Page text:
To understand the risk to corporate America from the new U.S. administration's border policies, listen in on a conversation being held on the other side of the world.
The election of President Donald Trump gives China an opportunity to attract global talent, Baidu Inc. Chief Executive Officer Robin Li said during a panel of the Chinese People’s Political Consultative Conference in Beijing on Monday.
That the boss of one of China's biggest technology companies not only recognizes the moment, but is willing to speak openly about it, indicates that this is a widely acknowledged opportunity. It also underlines the risk to the U.S. of any restraint on the free flow of personnel.
Corporations hate uncertainty more than the devils they know, like costs or regulations. The Trump administration's clarification and watering down this week of a directive on travelers from specific countries helps lower, but doesn't eliminate, the ambiguity for companies and their staff -- and was almost simultaneously coupled with suspension of the premium processing of H-1B visa applications.
I know of at least two cases where engineers for one of the largest U.S. technology companies had to be "parked" offshore to work while awaiting their H1-B, the designation given to non-immigrant specialty occupation work visas. That U.S. employers even have contingency plans in place for pending workers is a good indication of the problem's prevalence.
China's government, meanwhile, knows that recruiting the world's top talent is key to developing better homegrown technology, and even has a State Administration of Foreign Expert Affairs that drafts strategy, coordinates rules for hiring overseas experts and holds an annual conference to discuss ways to attract top talent.
As part of his discussion, Baidu's Li urged China to do even more to provide a better pathway to work and residency permits. His Beijing-based search engine provider also has an artificial intelligence lab in Silicon Valley, where it's hired some of the world's smartest people in deep learning and big data. Doubtless the Chinese government would like to see more of those people working in Beijing.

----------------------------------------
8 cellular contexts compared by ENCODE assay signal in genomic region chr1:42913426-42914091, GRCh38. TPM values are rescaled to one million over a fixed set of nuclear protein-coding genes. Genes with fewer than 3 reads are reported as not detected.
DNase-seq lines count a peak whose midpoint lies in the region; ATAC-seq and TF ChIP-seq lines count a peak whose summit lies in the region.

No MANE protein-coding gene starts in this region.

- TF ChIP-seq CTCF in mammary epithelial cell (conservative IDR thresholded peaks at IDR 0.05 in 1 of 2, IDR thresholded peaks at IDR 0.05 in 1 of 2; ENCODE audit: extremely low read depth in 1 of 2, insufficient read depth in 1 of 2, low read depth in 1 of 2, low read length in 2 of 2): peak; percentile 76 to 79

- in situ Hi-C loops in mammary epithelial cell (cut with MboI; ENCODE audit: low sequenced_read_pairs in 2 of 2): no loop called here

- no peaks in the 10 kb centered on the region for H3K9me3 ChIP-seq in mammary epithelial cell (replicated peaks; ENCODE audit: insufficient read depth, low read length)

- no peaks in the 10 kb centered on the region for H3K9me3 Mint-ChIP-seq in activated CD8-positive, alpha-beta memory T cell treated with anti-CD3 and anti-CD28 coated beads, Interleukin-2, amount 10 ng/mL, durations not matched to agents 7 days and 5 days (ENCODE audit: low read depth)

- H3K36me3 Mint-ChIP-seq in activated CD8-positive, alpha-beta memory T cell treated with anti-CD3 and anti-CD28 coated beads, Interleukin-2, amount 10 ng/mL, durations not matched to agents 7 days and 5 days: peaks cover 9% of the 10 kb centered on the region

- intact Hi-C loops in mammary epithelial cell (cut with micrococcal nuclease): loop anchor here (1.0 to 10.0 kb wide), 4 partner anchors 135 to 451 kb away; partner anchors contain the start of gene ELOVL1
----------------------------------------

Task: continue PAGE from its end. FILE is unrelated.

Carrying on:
Consider the impact on the U.S. if global leaders such as Apple Inc., Microsoft Corp. and Qualcomm Inc. -- which all have research and development centers in China -- decided to place more of the world's brightest minds in Shenzhen, Tokyo or Taipei instead of San Francisco or Seattle. Foreign countries are big winners when their own citizens work alongside and acquire knowledge from global leaders, while the U.S. wouldn't even collect income taxes on salaries paid to non-Americans by its own companies.
In his address to Congress last week, Trump reiterated his call that for every new regulation introduced, two others should be eliminated. When the CEO of a foreign company starts talking about the opportunities afforded by tighter U.S. regulations, you wonder who's really going to benefit.
This column does not necessarily reflect the opinion of Bloomberg LP and its owners.
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